All newspaper references refer to Scottish editions.
Price Fixing Allegations: The Office of fair Trading (OFT) has launched a probe to investigate the Royal Bank of Scotland (RBS) and Barclays over the cost of commercial loans. (Herald page 1, Scotsman page 6, Guardian page 25, Sun page 38)
Banking crisis: £4billion was wiped off the value of high street banks yesterday following Bradford and Bingley’s bleak profits warning and fears over increasing mortgage arrears. Yesterday the RBS and HBOS launched a £12bn and £4bn rights issue respectively. (Daily Mail page 1, Alex Brummer in the Daily Mail, Times page 6, Daily Express page 1, Guardian page 23, Sun page 6, Tracy Corrigan in the Telegraph, Scotsman page 29)
Oil revenue: Further coverage of Alex Salmond’s demands for a share of the windfall of higher oil revenue due to increasing oil prices. (Telegraph page 8, Alan Cochrane in the Telegraph)
Taxes: Polly Toynbee in the Guardian (page 29) comments that Labour should not be abandoning its traditional policies and bowing to tax cuts.
Home Energy Devices: Small scale energy devices in the home such as solar panels could take the equivalent of taking all lorries and buses of the road in just 12 years a new report has stated. (Scotsman page 7)
Trump: Donald Trump will be in Aberdeen nest week to give evidence to a public inquiry about his controversial plans to build two championship golf courses in the area. (Daily Record page 9)
The Euro: Willem Buiter (FT page 15) writes that there is now no compelling case for the UK not to join the Euro.
Mortgage Approvals: Since they peaked in 2006, mortgage approvals have more than halved according to the Bank of England. (FT page 4)
Food Shortages: In the Herald Douglas Fraser (page 13) states that the food shortages currently seen could reshape the political landscape. The crisis has been heightened by the recent upsurge in the price of oil.
‘Bebo’ Swoop: Police have swooped on 182 youngsters throughout central Scotland after identifying youths through the social networking site Bebo. Footage of youngsters portraying violence, possession of weapons, racism, sectarianism and links to drugs were all found on the site. (Scotsman page 13)
Drug Strategy: Further coverage of the Scottish Government’s new drug strategy which includes a booklet to be issued to 750,000 homes urges families to “face up to the dangers of drugs”. (Daily Mail page 10)
Drug treatment and testing orders: New drug treatment and testing orders (DTTO) are to be tested at courts in Lothian and the Borders over the next two years. (Daily Mail page 10)
Bobbies on the beat: Grampian Joint Police Board Convenor, Lib Dem Councillor Martin Greig, is expected to tell the Parliament’s Justice Committee today that the public have a clear desire to see more police on the beat. (P&J page 4)
Heathrow: Service levels at Heathrow are a ‘national embarrassment’ claimed Giovanni Bisignani, director general of the International Air Transport Association yesterday. (FT page 1)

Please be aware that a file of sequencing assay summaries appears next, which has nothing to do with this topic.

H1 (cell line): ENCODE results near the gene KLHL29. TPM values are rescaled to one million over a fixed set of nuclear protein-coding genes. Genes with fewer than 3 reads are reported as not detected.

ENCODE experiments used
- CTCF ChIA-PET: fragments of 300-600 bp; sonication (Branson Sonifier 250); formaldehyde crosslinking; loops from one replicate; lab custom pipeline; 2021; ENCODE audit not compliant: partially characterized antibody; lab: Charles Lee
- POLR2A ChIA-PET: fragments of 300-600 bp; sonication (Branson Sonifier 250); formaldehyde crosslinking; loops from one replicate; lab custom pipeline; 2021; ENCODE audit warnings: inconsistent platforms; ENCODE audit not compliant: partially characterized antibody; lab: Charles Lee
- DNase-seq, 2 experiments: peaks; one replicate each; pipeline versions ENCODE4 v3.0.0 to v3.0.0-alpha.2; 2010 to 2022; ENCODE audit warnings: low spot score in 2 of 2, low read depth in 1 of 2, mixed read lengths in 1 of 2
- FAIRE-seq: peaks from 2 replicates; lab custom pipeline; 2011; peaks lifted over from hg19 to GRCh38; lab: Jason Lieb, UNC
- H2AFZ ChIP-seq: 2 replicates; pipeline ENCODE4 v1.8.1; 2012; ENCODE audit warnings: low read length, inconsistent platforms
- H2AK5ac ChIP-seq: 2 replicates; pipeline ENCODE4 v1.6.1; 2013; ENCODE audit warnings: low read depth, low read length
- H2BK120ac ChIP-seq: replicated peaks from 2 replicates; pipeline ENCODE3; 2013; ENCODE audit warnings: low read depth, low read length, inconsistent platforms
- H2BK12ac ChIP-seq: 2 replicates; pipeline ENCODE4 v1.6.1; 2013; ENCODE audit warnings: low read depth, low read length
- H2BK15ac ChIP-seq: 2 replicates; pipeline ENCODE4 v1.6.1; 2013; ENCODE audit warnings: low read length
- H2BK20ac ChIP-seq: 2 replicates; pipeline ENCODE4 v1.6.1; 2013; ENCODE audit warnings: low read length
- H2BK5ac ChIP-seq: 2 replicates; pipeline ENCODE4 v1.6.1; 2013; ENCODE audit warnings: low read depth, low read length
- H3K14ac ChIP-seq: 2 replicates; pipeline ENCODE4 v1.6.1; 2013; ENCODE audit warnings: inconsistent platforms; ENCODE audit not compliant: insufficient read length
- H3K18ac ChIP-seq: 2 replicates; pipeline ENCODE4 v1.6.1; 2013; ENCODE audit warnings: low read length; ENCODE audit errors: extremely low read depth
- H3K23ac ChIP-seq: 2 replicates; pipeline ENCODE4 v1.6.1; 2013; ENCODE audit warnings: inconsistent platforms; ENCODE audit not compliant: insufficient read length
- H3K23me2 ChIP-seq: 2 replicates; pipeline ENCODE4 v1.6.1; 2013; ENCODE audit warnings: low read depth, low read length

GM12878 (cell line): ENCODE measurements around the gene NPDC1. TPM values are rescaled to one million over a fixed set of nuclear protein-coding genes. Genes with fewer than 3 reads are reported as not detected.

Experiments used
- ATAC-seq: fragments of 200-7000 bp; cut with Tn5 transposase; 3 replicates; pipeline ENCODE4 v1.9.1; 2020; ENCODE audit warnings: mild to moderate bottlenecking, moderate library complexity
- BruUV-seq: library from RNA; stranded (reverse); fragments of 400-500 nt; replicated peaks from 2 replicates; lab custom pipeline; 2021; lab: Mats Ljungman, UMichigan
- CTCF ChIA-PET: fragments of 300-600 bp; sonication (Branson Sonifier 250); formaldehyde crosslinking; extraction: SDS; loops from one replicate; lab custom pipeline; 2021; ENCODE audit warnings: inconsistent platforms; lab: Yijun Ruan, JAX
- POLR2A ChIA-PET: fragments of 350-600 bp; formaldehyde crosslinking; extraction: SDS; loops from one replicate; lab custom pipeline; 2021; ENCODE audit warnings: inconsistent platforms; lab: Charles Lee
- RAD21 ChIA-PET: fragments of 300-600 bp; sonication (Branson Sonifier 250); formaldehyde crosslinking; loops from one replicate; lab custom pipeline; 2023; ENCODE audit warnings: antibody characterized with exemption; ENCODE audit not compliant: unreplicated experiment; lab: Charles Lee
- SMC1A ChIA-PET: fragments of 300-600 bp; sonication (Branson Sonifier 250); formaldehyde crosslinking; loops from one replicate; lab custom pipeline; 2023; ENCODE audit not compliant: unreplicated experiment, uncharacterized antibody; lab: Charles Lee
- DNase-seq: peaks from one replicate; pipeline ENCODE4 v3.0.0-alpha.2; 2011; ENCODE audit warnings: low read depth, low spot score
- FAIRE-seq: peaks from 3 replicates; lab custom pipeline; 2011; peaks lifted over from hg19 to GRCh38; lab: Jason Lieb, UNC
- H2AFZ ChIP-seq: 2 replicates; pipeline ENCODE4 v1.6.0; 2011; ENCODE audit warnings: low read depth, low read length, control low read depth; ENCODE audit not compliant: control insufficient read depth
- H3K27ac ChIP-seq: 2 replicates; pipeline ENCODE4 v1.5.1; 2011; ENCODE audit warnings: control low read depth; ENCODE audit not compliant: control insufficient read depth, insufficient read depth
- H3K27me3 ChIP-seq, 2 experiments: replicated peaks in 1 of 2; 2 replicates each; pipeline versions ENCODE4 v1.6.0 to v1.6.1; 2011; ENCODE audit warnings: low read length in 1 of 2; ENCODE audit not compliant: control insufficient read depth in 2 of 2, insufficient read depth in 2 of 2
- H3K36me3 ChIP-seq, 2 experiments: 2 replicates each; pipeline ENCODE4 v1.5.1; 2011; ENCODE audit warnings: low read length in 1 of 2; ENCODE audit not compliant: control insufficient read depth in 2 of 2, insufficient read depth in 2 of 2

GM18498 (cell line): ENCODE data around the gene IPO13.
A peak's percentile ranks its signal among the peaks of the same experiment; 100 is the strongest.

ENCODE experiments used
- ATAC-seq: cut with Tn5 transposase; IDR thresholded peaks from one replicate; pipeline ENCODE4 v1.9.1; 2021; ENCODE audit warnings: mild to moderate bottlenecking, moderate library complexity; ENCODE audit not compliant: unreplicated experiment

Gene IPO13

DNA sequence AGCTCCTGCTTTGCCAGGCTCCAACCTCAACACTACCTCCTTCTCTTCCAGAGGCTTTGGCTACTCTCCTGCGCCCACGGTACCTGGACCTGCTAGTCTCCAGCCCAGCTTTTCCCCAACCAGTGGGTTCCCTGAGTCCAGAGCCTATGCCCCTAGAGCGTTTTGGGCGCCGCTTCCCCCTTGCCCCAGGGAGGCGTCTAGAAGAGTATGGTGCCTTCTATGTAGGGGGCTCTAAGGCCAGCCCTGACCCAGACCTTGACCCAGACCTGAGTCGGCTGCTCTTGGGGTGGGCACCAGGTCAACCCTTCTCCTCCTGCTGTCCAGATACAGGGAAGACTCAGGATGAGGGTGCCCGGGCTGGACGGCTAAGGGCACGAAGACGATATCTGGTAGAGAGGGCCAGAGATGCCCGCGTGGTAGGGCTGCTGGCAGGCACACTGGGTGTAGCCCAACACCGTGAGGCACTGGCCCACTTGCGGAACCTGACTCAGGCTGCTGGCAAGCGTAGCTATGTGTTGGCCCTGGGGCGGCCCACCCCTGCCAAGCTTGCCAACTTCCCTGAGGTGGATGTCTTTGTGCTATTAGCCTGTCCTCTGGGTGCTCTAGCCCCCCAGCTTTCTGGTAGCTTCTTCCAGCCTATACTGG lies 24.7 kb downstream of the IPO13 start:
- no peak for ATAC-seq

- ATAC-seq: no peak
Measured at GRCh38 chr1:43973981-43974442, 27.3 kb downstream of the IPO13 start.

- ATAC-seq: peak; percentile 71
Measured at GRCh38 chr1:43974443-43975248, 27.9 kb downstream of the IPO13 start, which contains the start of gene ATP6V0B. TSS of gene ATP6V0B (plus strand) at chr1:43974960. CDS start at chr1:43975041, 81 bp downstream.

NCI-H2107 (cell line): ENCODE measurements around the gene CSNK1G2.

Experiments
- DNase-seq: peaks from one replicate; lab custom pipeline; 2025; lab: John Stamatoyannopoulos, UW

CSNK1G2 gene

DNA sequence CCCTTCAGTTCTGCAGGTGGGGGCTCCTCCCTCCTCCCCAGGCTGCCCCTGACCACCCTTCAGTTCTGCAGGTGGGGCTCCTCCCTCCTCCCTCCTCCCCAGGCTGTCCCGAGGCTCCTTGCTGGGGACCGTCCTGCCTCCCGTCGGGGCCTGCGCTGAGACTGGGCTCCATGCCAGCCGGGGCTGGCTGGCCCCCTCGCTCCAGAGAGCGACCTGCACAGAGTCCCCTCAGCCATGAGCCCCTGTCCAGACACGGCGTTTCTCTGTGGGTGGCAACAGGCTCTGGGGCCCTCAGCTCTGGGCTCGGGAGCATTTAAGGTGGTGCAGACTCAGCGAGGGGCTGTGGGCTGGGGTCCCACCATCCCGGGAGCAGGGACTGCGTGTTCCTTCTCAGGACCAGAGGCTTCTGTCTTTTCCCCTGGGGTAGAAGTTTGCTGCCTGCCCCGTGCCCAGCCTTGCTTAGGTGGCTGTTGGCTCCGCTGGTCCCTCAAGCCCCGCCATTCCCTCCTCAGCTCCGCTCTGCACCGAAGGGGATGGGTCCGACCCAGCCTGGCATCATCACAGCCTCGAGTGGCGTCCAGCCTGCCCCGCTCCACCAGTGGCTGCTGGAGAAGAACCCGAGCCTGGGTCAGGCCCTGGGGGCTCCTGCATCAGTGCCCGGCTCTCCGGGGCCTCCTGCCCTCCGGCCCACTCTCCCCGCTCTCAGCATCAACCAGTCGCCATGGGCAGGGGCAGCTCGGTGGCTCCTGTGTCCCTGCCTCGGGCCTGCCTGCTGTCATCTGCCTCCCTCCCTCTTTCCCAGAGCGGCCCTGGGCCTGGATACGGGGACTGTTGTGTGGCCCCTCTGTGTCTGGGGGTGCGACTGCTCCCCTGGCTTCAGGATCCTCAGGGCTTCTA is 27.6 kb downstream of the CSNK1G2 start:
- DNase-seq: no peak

Double Strike for Schools: The threat of a double strike is looming, after teachers warned of striking over cuts to council education bills and also to the length of time taken in reducing class sizes. (Herald page 2)
Supermarket alcohol: Young people’s health is being put seriously at risk by the cheap price of supermarket alcohol. (Scotsman page 11 and 25)
Patients to be tested for MRSA: 3 Scottish health boards are to take part in a pilot scheme in which all patients admitted to hospital be tested for MRSA in a bid to stamp out the superbug. The 3 health boards will be Ayrshire and Arran, Western Isles and Grampian. (Scotsman page 17, Herald page 4, Sun page 2)
Healthy eating: After the launch of the Scottish Government’s new healthy eating campaign, Hamish Macdonell states that Scotland has been separated by those who will take heed of the new campaign and those who will ignore its message. (Scotsman page 24)
Flying Doctor: The Scottish Government has approved £1.5m for an 18 month test project into the UK’s first ‘flying doctor’. The service will operate on the west coast and aims to bring the services of a fully equipped emergency department to those suffering illnesses or injuries. (Herald page 4)
Public to elect Health Boards: The first ballots for those being elected to Scotland’s health boards could take place by 2010 according to Health Minister Nicola Sturgeon. If passed the bill will be a UK first. (Herald page 1)
Dungavel: Human rights campaigners and churches are calling for the closure of Dungavel Detention Centre. They state it is unacceptable to have woman and children locked up in a centre they have likened to Guantanamo Bay. (Scotsman, page 1, 4, 5 and 25)
Detention Without Charge: Gordon Brown has refused to back down over his plans to hold terror suspects for 42 days despite facing a major Commons backlash over the issue. (Scotsman page 8, Daily Record page 4, FT page 2, Courier and Advertiser page 2, Herald page 6, Daily Mail page 2, Times page 11, Rachel Sylvester in the Times, Daily Express page 14, Guardian page 11, Michael White in the Guardian, Sun page 2, Telegraphpage 1, Peter Clarke in the Telegraph, P&J page 8)
Targets set on Website: Indicators to see whether Scottish government are hitting targets on a whole raft of measures has been launched at a cost of £1m. (Daily Record page 2, Courier and Advertiser page 6)
Culture body: Plans to merge the Scottish Arts Council and Scottish Screen have been criticised by the Scottish Parliament’s Culture Committee which said the proposals lacked clarity. (Times page 17)